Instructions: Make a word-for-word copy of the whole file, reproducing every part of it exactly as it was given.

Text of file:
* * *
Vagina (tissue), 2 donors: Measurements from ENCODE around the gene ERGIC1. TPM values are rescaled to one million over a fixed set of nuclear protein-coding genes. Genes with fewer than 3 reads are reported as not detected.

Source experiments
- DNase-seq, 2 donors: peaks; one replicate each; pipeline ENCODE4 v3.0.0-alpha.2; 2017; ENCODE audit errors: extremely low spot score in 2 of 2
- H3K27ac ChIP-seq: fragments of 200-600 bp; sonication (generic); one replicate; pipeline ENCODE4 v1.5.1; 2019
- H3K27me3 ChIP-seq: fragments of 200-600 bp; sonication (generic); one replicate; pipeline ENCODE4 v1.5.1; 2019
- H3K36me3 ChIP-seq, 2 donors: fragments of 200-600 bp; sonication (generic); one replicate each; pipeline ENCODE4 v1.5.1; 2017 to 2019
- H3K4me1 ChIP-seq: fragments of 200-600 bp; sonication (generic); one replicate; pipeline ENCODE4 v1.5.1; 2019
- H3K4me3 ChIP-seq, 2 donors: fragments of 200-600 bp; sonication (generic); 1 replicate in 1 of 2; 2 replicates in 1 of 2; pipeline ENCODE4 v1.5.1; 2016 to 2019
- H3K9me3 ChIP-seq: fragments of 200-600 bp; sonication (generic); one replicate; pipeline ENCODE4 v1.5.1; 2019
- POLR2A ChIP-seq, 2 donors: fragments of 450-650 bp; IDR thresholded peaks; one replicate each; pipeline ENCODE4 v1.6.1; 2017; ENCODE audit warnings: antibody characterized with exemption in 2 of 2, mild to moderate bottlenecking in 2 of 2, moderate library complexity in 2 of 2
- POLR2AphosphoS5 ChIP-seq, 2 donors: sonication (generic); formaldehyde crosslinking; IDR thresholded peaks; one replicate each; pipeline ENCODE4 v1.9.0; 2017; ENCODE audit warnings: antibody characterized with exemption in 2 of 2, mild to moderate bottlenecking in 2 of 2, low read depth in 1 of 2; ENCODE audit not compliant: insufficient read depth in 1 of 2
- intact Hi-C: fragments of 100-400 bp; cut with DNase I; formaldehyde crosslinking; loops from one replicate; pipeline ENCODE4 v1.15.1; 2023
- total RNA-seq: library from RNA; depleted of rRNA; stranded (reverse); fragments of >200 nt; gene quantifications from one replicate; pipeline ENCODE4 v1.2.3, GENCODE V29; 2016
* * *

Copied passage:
Vagina (tissue), 2 donors: Measurements from ENCODE around the gene ERGIC1. TPM values are rescaled to one million over a fixed set of nuclear protein-coding genes. Genes with fewer than 3 reads are reported as not detected.

Source experiments
- DNase-seq, 2 donors: peaks; one replicate each; pipeline ENCODE4 v3.0.0-alpha.2; 2017; ENCODE audit errors: extremely low spot score in 2 of 2
- H3K27ac ChIP-seq: fragments of 200-600 bp; sonication (generic); one replicate; pipeline ENCODE4 v1.5.1; 2019
- H3K27me3 ChIP-seq: fragments of 200-600 bp; sonication (generic); one replicate; pipeline ENCODE4 v1.5.1; 2019
- H3K36me3 ChIP-seq, 2 donors: fragments of 200-600 bp; sonication (generic); one replicate each; pipeline ENCODE4 v1.5.1; 2017 to 2019
- H3K4me1 ChIP-seq: fragments of 200-600 bp; sonication (generic); one replicate; pipeline ENCODE4 v1.5.1; 2019
- H3K4me3 ChIP-seq, 2 donors: fragments of 200-600 bp; sonication (generic); 1 replicate in 1 of 2; 2 replicates in 1 of 2; pipeline ENCODE4 v1.5.1; 2016 to 2019
- H3K9me3 ChIP-seq: fragments of 200-600 bp; sonication (generic); one replicate; pipeline ENCODE4 v1.5.1; 2019
- POLR2A ChIP-seq, 2 donors: fragments of 450-650 bp; IDR thresholded peaks; one replicate each; pipeline ENCODE4 v1.6.1; 2017; ENCODE audit warnings: antibody characterized with exemption in 2 of 2, mild to moderate bottlenecking in 2 of 2, moderate library complexity in 2 of 2
- POLR2AphosphoS5 ChIP-seq, 2 donors: sonication (generic); formaldehyde crosslinking; IDR thresholded peaks; one replicate each; pipeline ENCODE4 v1.9.0; 2017; ENCODE audit warnings: antibody characterized with exemption in 2 of 2, mild to moderate bottlenecking in 2 of 2, low read depth in 1 of 2; ENCODE audit not compliant: insufficient read depth in 1 of 2
- intact Hi-C: fragments of 100-400 bp; cut with DNase I; formaldehyde crosslinking; loops from one replicate; pipeline ENCODE4 v1.15.1; 2023
- total RNA-seq: library from RNA; depleted of rRNA; stranded (reverse); fragments of >200 nt; gene quantifications from one replicate; pipeline ENCODE4 v1.2.3, GENCODE V29; 2016